GERRY FARRELL - Creative director, the Leith Agency
’We want to create ads that throw a brick through your window,’ Gerry
Farrell says. It sounds like the hyperbole of a kilt-wearing Celt, but
Farrell has - unlike many of his peers - an impressive array of examples
to prove it.
Irn-Bru, for example, which took the Sassenachs by storm with an
irreverent series of posters featuring quirky shots of dogs, women, boys
- in fact, anything except the drink.
Then there’s Standard Life’s love-them-or-hate-them commercials starring
a talking baby and, more importantly for his Scottish fans, Farrell’s
decidedly off-centre ads for Tennent’s, which have achieved near-cult
status in his homeland.
Farrell has been a leading light on the Scottish ad scene and part of
the Leith’s creative success story since the agency’s early days in the
80s, but advertising was not his first career choice. He started out in
media, with the Scotsman, from where he was unceremoniously fired, as he
tells it, for being ’the worst salesman ever’.
Things improved when he switched to copywriting with the local agency,
Grant Forrest, and began to really take off when he was lured to Hall
Advertising in Edinburgh.
He left to joined the Leith when it was just two years old and still had
the atmosphere of a start-up.
Farrell has a strong reputation both north and south of the border.
’It’s such a nice, relaxing lifestyle here. In London the creatives tend
to be kept away from the clients,’ he says. He’s very unlikely to ever
be tempted away from the peculiar comforts of working in Scotland.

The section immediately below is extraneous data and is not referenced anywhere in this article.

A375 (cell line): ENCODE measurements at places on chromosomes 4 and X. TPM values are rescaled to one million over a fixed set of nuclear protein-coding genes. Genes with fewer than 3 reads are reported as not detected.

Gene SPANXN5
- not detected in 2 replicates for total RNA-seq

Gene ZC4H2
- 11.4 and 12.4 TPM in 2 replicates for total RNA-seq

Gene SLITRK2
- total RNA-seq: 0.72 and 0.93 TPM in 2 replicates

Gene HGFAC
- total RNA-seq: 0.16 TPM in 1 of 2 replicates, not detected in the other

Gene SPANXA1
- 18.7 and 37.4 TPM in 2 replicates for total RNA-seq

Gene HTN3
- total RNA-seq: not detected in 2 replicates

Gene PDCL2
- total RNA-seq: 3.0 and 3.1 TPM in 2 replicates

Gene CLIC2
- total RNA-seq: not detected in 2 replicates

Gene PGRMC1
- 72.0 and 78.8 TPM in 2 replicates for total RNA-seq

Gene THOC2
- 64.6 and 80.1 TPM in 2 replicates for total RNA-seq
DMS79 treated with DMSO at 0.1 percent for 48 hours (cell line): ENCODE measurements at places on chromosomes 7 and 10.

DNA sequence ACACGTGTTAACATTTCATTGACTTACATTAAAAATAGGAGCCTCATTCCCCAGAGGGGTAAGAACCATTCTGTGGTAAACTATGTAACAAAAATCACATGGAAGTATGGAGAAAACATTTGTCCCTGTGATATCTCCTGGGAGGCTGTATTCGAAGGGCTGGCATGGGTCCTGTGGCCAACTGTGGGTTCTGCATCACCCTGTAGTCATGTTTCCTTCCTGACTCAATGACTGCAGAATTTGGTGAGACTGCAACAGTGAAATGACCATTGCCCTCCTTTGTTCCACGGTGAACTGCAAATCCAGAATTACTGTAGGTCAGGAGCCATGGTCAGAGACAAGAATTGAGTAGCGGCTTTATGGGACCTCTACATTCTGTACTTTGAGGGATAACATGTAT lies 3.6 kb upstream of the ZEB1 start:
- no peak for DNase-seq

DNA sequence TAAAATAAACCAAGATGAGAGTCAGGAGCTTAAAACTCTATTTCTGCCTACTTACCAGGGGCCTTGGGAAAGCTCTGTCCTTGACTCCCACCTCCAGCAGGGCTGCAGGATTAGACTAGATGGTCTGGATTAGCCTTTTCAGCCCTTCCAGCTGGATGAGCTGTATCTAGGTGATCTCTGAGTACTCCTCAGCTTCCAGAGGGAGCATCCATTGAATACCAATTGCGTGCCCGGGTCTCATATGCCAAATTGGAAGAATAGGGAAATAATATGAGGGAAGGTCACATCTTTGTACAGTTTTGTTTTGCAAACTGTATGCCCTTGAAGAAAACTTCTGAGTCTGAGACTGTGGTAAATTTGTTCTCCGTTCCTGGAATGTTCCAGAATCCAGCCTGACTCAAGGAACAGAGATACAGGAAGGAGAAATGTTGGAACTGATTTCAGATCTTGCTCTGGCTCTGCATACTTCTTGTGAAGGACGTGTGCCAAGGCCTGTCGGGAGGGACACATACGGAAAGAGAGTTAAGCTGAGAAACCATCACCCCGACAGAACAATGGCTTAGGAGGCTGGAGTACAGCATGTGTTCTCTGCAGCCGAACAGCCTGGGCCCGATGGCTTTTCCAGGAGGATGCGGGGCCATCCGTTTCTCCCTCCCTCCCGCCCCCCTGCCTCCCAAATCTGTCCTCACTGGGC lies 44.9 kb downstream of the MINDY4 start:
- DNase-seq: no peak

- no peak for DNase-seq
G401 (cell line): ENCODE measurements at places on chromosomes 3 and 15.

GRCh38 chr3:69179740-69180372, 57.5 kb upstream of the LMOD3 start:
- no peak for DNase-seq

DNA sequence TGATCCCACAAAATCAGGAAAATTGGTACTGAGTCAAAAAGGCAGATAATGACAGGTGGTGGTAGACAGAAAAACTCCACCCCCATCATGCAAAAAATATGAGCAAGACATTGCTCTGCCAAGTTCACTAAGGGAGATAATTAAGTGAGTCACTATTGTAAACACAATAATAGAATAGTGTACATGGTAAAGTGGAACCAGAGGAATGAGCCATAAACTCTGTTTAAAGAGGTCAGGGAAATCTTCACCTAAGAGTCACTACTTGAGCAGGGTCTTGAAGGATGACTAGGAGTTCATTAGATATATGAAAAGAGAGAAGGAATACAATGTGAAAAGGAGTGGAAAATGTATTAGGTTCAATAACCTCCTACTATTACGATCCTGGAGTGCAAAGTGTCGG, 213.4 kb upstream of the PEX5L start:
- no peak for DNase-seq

JIM FAULDS - Chairman, Faulds Advertising
Jim Faulds is not one to flash about town. A consummate account man, he
has achieved his success quietly, with an understated business-like
approach that year after year continues to keep his empire at the top of
league tables in Scotland.
Variously described as likeable, a control-freak and bad at golf, Faulds
has been a force in Scottish advertising since 1985. Although his
beginnings were humble enough - as a junior adman back in the 60s - he
took to account management so swiftly that by the age of 24 he was
managing an entire agency - the London-based Harrison Cowley.
It was an early taste of power that would change his life. For when the
agency was bought out six years later, Faulds couldn’t face not being
the boss, and went back north of the border to start a business of his
Eighteen years later, Faulds is the biggest agency in Scotland, with
reported billings of #34 million last year and profits in excess of #1
million. This year it has been restructured into five divisions and
Faulds has stepped back to become agency chairman and chief executive of
Randotte, the agency’s parent marketing communications group.
Despite a couple of recent account losses, notably Standard Life and the
Scottish Tourist Board, the agency still manages a financial performance
which astounds its rivals.
Some prophets of doom take a peek at the Scottish advertising scene and
see a dangerously competitive new breed of agencies snapping at Faulds’
heels. Some of which, like 1576, are breakaways from Faulds itself.
What they all persistently underestimate, however, is Faulds’ own